Charlie Lee Is ‘Focused’ on Making Litecoin (LTC) a Privacy Coin in 2019
This excitement could soon hit new levels after a tweet this week by Litecoin (LTC) founder Charlie Lee revealed the altcoin is now focused on adopting Confidential Transactions for enhanced fungibility.
Fungibility is the only property of sound money that is missing from Bitcoin & Litecoin. Now that the scaling debate is behind us, the next battleground will be on fungibility and privacy.
I am now focused on making Litecoin more fungible by adding Confidential Transactions. 🚀
— Charlie Lee [LTC⚡] (@SatoshiLite) January 28, 2019
This isn’t the first time that Lee has expressed interest in bringing privacy functionality to Litecoin. Last August, Lee polled his Twitter followers as to whether Litecoin investors and users would like to see privacy features added, and if so, what their preference would be in underlying technology.
The options that Lee proposed to the community included CTs, ZK-Snarks/ZK-Starks, MimbleWimble and of course, the option to pass on any sort of privacy. Ultimately, the Litecoin community voted to see Confidential Transactions implemented on the Litecoin network, although “Don’t add privacy” finished second.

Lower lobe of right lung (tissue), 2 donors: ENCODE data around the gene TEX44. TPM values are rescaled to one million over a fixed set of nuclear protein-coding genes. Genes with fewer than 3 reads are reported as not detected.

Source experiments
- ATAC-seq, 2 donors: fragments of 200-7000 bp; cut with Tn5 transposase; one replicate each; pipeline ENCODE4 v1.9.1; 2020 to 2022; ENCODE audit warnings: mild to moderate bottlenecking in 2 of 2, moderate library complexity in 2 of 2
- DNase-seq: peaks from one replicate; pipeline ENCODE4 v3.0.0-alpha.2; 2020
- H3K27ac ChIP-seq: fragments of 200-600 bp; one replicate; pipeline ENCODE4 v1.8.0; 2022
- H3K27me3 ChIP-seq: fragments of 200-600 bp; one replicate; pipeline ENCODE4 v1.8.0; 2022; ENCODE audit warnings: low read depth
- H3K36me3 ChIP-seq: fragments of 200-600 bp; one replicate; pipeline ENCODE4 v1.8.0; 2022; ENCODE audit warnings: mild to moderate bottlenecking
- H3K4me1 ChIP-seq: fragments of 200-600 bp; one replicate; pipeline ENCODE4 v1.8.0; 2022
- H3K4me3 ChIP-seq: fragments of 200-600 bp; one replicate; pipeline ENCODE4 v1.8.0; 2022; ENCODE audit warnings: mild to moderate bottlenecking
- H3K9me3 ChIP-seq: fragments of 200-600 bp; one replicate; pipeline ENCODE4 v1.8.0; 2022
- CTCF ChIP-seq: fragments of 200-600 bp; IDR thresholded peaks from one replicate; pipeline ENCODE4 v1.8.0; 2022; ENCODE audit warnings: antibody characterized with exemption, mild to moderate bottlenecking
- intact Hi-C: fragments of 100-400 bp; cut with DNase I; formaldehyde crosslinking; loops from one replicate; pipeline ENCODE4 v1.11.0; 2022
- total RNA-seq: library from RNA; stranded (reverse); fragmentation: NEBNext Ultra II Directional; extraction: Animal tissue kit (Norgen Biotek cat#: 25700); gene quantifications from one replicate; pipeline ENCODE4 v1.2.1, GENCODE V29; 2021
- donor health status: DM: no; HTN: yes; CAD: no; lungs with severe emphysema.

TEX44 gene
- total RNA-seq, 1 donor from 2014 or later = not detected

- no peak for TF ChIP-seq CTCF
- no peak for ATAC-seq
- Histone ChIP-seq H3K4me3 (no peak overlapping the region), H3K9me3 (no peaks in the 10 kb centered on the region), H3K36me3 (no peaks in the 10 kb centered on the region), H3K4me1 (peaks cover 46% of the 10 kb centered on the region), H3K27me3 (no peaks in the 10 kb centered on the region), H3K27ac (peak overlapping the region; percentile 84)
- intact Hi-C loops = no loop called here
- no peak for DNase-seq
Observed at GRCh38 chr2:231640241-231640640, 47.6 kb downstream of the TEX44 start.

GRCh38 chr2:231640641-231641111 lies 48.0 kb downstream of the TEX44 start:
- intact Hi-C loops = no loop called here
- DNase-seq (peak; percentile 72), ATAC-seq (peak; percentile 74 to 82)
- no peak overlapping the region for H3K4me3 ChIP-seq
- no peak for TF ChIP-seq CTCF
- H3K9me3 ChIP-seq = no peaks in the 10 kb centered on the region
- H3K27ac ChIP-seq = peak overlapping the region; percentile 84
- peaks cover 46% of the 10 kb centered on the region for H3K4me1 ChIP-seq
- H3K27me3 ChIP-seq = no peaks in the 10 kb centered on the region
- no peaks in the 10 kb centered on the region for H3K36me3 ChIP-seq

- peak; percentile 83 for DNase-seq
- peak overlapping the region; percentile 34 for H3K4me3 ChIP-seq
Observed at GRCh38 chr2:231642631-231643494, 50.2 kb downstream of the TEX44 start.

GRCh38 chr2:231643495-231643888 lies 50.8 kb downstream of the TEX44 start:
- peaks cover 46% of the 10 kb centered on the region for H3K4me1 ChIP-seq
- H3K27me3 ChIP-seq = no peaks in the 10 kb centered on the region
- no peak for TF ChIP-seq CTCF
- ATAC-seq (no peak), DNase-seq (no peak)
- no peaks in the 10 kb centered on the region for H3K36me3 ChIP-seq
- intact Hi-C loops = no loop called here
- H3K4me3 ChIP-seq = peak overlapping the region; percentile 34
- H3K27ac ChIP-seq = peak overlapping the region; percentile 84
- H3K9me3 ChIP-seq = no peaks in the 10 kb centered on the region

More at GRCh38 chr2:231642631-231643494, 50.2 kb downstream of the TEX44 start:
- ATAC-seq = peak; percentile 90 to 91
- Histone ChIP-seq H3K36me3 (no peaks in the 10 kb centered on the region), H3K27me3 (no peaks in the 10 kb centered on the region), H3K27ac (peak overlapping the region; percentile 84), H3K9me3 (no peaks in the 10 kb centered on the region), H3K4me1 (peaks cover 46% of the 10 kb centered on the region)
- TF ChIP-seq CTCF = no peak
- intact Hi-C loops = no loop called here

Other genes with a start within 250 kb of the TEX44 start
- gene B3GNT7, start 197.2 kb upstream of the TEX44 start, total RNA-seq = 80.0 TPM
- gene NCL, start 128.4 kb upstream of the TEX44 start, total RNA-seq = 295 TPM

What's your view on the plan to add Confidential Transactions into Litecoin?
— Litecoin.com (@LitecoinDotCom) January 28, 2019
CTs, which were originally conceived by Bitcoin developer Gregory Maxwell, would work by homomorphically encrypting the inputs and outputs of Litecoin transactions by using a blinding factor, which is a string of numbers that encrypts the identifiable information associated with addresses.
Given Lee’s language, it seems that this is now a primary focus that could very well bring the functionality sometime in 2019. This would ultimately add new utility to Litecoin, helping to separate it from Bitcoin and other major altcoins.
Disclaimer: This article’s author has cryptocurrency holdings that can be tracked here. This article is for informational purposes only and should not be taken as investment advice. Always conduct your own due diligence before making investments.